In December 2022, SigTech published its annual SigTech Institutional Investor Report that is based on input from 119 leading institutional investors globally that collectively oversee USD 2.1 trillion. The study shows that inflation is identified by 63% of the respondents as the primary risk to watch. The second biggest risk is rising interest rates; mentioned by half of the respondents. This was followed by geopolitical uncertainty, currency risk and a global economic slowdown. Noteworthy is that only 24% cited the pandemic and 27% climate change as key portfolio risks.
The strong performance of most major asset classes over the past decade helped institutional investors post stellar returns and quickly recover from the large drawdowns sustained during the GFC of 2008-09. In 2022, the negative correlation between equities and bonds collapsed, with both markets entering bear market territory. This change has forced institutional investors to reassess their existing asset allocations in order to meet future return targets.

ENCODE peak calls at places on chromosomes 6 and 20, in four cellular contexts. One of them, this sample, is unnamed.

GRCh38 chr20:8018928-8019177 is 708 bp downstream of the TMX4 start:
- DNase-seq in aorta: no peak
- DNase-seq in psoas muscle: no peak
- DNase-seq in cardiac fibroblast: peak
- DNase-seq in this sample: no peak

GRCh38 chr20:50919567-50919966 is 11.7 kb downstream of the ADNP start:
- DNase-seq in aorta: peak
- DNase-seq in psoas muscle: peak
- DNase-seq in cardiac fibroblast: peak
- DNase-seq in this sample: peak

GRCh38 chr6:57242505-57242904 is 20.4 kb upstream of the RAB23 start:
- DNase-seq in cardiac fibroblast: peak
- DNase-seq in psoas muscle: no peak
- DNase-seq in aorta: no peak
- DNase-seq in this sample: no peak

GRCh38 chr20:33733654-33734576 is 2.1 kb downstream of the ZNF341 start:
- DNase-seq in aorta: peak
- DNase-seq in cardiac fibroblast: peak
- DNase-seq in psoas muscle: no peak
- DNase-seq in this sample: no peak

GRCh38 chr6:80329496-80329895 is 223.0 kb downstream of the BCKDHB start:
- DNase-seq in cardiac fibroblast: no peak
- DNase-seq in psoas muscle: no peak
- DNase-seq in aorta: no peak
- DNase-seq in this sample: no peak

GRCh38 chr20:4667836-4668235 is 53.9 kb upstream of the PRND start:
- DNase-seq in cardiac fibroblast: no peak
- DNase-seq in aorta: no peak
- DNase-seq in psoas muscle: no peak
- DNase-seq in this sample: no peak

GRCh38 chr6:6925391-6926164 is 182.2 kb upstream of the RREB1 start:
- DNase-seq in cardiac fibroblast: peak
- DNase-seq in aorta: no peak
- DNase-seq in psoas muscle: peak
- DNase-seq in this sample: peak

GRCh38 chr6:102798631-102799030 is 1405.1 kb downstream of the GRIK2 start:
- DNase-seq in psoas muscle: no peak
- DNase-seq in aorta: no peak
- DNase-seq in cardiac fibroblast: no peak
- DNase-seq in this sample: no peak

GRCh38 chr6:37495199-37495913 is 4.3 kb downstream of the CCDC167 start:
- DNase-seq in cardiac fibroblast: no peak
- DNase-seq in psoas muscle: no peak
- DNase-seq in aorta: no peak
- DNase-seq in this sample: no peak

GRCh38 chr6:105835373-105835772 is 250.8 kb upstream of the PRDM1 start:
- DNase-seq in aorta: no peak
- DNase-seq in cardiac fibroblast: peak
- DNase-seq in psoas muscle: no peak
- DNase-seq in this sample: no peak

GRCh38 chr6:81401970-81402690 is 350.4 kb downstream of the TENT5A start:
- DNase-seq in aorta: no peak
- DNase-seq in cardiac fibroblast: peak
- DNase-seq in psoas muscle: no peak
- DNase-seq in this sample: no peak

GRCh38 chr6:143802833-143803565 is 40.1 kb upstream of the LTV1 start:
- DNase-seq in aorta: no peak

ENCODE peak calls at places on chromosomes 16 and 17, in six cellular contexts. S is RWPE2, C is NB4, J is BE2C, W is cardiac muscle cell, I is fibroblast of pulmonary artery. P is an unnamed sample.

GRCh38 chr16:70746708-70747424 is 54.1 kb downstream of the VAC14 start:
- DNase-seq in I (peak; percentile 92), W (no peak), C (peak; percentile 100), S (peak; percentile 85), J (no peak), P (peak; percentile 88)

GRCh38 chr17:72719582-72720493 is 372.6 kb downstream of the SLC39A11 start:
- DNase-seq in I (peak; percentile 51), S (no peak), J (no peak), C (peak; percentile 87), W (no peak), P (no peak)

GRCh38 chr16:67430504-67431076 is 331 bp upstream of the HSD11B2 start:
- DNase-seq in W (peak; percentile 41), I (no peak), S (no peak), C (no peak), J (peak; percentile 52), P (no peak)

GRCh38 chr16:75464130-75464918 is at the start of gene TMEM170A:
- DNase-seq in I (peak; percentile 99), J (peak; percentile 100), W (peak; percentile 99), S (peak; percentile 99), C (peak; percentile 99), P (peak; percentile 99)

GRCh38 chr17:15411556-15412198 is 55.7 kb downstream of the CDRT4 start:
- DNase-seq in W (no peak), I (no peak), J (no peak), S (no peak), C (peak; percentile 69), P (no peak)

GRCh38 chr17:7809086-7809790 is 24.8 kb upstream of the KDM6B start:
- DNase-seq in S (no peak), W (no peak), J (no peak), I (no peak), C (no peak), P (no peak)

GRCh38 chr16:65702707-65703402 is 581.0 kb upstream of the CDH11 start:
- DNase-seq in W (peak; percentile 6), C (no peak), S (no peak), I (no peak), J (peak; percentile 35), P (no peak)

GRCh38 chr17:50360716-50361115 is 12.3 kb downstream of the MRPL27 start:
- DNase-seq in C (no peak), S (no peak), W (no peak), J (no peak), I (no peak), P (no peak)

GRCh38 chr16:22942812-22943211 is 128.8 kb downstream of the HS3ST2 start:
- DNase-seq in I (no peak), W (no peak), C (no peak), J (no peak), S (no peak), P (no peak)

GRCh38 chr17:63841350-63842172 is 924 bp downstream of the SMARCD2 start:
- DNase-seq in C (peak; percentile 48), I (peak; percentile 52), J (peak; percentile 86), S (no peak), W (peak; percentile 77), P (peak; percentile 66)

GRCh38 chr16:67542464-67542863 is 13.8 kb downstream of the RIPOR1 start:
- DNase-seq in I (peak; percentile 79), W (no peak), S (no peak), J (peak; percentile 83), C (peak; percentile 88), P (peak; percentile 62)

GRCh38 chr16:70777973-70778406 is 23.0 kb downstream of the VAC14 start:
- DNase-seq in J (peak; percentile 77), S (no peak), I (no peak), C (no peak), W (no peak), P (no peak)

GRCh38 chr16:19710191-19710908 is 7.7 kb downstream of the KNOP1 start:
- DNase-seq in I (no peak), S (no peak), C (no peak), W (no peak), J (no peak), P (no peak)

Given the risks you just mentioned, what changes have you made or do you expect to make to your portfolios? Furthermore, what trends do you see among other institutional investors?
Eric Battesh: ‘In the insurance industry, most assets are in investment grade fixed income. Compared to 2020 for instance, when the industry was reinvesting capital at historically low yields, the situation has definitely improved this year. In this environment, a company can increase the quality of the bonds they buy and invest at a significantly higher yield.
To gain an understanding of why this is so important, assume the property & casualty insurance industry has investment leverage of approximately 2.5x. If investment grade bond yields are at 5%, the ROE contribution from investment grade bonds is 12-13%. So, it is actually a great environment today for the industry to put money to work and buy high-quality fixed income at attractive yield levels.